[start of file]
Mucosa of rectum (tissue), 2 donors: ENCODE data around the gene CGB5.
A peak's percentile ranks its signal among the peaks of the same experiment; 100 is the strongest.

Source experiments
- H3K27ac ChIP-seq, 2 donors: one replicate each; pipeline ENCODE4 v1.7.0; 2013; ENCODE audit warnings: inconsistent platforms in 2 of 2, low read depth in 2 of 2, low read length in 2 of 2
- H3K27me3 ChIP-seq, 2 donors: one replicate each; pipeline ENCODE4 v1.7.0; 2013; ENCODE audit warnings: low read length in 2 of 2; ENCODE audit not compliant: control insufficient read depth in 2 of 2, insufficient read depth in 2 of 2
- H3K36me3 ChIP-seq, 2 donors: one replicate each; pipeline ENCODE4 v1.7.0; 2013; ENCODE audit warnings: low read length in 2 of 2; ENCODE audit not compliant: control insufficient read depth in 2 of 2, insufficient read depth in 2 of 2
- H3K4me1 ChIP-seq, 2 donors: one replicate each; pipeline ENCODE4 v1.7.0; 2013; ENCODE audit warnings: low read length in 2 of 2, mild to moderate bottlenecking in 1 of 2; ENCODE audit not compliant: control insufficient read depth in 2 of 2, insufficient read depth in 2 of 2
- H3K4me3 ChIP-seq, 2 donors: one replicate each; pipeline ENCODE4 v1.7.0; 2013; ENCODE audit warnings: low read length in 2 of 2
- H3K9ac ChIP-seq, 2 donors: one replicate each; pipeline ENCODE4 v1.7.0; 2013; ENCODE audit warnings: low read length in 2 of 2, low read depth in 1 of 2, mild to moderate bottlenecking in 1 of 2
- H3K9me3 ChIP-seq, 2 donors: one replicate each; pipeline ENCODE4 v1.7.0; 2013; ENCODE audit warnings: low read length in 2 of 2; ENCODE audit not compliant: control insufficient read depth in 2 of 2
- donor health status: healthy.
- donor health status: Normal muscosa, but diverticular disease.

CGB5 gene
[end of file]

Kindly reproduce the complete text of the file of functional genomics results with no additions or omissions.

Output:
Mucosa of rectum (tissue), 2 donors: ENCODE data around the gene CGB5.
A peak's percentile ranks its signal among the peaks of the same experiment; 100 is the strongest.

Source experiments
- H3K27ac ChIP-seq, 2 donors: one replicate each; pipeline ENCODE4 v1.7.0; 2013; ENCODE audit warnings: inconsistent platforms in 2 of 2, low read depth in 2 of 2, low read length in 2 of 2
- H3K27me3 ChIP-seq, 2 donors: one replicate each; pipeline ENCODE4 v1.7.0; 2013; ENCODE audit warnings: low read length in 2 of 2; ENCODE audit not compliant: control insufficient read depth in 2 of 2, insufficient read depth in 2 of 2
- H3K36me3 ChIP-seq, 2 donors: one replicate each; pipeline ENCODE4 v1.7.0; 2013; ENCODE audit warnings: low read length in 2 of 2; ENCODE audit not compliant: control insufficient read depth in 2 of 2, insufficient read depth in 2 of 2
- H3K4me1 ChIP-seq, 2 donors: one replicate each; pipeline ENCODE4 v1.7.0; 2013; ENCODE audit warnings: low read length in 2 of 2, mild to moderate bottlenecking in 1 of 2; ENCODE audit not compliant: control insufficient read depth in 2 of 2, insufficient read depth in 2 of 2
- H3K4me3 ChIP-seq, 2 donors: one replicate each; pipeline ENCODE4 v1.7.0; 2013; ENCODE audit warnings: low read length in 2 of 2
- H3K9ac ChIP-seq, 2 donors: one replicate each; pipeline ENCODE4 v1.7.0; 2013; ENCODE audit warnings: low read length in 2 of 2, low read depth in 1 of 2, mild to moderate bottlenecking in 1 of 2
- H3K9me3 ChIP-seq, 2 donors: one replicate each; pipeline ENCODE4 v1.7.0; 2013; ENCODE audit warnings: low read length in 2 of 2; ENCODE audit not compliant: control insufficient read depth in 2 of 2
- donor health status: healthy.
- donor health status: Normal muscosa, but diverticular disease.

CGB5 gene